Exemplifying Change at the Local Level
An internship at the Union of Concerned Scientists changed the trajectory of UCS National Advisory Board member Kim Stone’s life.
In college, Stone planned to become an artist. But after becoming involved with educational programs on climate change and safer nuclear technologies at UCS, she chose to pursue her passion for environmental issues, earning a master’s degree in public policy and working for nonprofit organizations.
Now a city councilwoman in Highland Park, IL, Stone is creating a local culture of conservation. She cares deeply about energy efficiency, minimizing global warming emissions, and reducing waste. At home, her family of four puts out just one barrel of trash every few weeks. But in her work she says she is careful not to appear sanctimonious to constituents and colleagues.
“I’m very conscious of figuring out how to get people on board and to take action without making them feel guilty. I try to come up with positive ideas and suggestions,” she says.
The Start of a Movement?
Her strategy has proved successful: since her election, Stone has facilitated the purchase of energy-efficient equipment for Highland Park municipal buildings and helped bring car sharing to the Chicago suburb. Next, she hopes to update local building codes to incentivize energy-efficient improvements. “Solar, wind power, green roofs: these technologies are difficult to implement right now because of the codes,” she says.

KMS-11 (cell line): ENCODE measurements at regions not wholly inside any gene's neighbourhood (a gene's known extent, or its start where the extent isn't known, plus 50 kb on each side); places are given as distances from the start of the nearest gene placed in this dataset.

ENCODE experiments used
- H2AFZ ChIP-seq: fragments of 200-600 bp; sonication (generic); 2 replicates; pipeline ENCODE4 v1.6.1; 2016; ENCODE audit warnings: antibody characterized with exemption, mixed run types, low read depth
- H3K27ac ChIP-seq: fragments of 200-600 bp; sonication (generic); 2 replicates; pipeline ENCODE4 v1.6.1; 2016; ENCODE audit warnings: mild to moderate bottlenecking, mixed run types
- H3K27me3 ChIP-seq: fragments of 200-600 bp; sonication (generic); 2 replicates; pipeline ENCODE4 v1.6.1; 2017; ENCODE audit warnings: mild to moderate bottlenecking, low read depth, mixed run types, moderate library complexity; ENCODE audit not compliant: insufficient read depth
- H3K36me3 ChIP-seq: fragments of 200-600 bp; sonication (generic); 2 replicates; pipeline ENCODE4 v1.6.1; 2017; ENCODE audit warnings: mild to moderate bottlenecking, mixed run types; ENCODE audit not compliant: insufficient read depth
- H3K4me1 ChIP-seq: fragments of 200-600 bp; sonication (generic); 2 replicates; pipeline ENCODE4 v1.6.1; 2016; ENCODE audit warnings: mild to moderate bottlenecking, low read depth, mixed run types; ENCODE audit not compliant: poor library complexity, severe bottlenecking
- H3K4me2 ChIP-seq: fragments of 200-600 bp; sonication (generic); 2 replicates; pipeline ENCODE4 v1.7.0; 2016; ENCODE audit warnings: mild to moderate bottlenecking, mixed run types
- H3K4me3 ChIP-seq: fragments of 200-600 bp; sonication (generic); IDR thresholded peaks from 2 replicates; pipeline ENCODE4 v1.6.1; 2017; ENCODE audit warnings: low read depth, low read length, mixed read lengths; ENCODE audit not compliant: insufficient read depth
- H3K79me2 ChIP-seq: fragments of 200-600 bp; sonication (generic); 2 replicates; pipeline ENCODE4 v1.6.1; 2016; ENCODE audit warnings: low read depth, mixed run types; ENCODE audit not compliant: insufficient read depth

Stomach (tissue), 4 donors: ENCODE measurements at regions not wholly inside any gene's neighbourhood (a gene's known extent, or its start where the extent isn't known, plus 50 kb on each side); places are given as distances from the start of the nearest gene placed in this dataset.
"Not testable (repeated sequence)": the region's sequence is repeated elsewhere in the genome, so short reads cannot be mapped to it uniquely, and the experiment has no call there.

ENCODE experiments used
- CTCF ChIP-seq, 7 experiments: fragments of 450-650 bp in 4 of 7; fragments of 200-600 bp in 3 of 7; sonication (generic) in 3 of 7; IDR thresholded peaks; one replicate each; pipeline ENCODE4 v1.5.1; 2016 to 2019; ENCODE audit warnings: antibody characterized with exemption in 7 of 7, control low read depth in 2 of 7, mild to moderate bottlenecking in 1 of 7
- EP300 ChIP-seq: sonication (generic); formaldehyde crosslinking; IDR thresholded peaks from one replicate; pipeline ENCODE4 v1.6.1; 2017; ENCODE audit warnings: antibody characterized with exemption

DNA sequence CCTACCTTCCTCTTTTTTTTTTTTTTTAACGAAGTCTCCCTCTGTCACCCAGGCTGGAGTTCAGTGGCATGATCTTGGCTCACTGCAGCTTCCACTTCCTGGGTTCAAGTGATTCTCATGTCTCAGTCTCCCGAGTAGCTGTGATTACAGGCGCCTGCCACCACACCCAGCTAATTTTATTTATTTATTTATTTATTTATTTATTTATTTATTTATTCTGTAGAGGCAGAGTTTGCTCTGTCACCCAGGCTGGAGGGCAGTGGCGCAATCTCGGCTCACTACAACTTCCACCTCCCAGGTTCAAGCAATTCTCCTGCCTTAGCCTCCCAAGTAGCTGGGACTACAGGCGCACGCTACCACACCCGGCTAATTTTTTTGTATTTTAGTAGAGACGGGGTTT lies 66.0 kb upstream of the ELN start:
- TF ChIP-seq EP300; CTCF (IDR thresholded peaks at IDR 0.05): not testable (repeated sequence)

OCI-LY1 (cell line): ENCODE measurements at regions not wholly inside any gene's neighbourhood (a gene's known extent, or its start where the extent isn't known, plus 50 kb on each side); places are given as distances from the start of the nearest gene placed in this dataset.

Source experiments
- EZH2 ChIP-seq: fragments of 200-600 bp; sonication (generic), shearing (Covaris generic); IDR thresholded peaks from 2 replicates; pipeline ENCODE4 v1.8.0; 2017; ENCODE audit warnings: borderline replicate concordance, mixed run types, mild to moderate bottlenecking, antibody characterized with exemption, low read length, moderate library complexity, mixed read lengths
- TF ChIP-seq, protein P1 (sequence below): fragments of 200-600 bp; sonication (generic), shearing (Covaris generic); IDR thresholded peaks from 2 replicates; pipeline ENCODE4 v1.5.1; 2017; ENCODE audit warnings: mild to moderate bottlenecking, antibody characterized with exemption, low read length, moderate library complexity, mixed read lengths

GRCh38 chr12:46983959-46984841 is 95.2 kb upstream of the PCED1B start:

Stone says she ran for office to help accelerate the pace of change on environmental issues, and encourages other UCS members to take similar action in their communities. She has even volunteered to share her experience and skills with Catalyst readers considering a run for local office.
“We need more people with environmental expertise to be involved in elected offices,” she says. “If we effect change at the local level, we’ll set an example that others will follow.”
Readers can connect with Kim Stone by emailing firstname.lastname@example.org.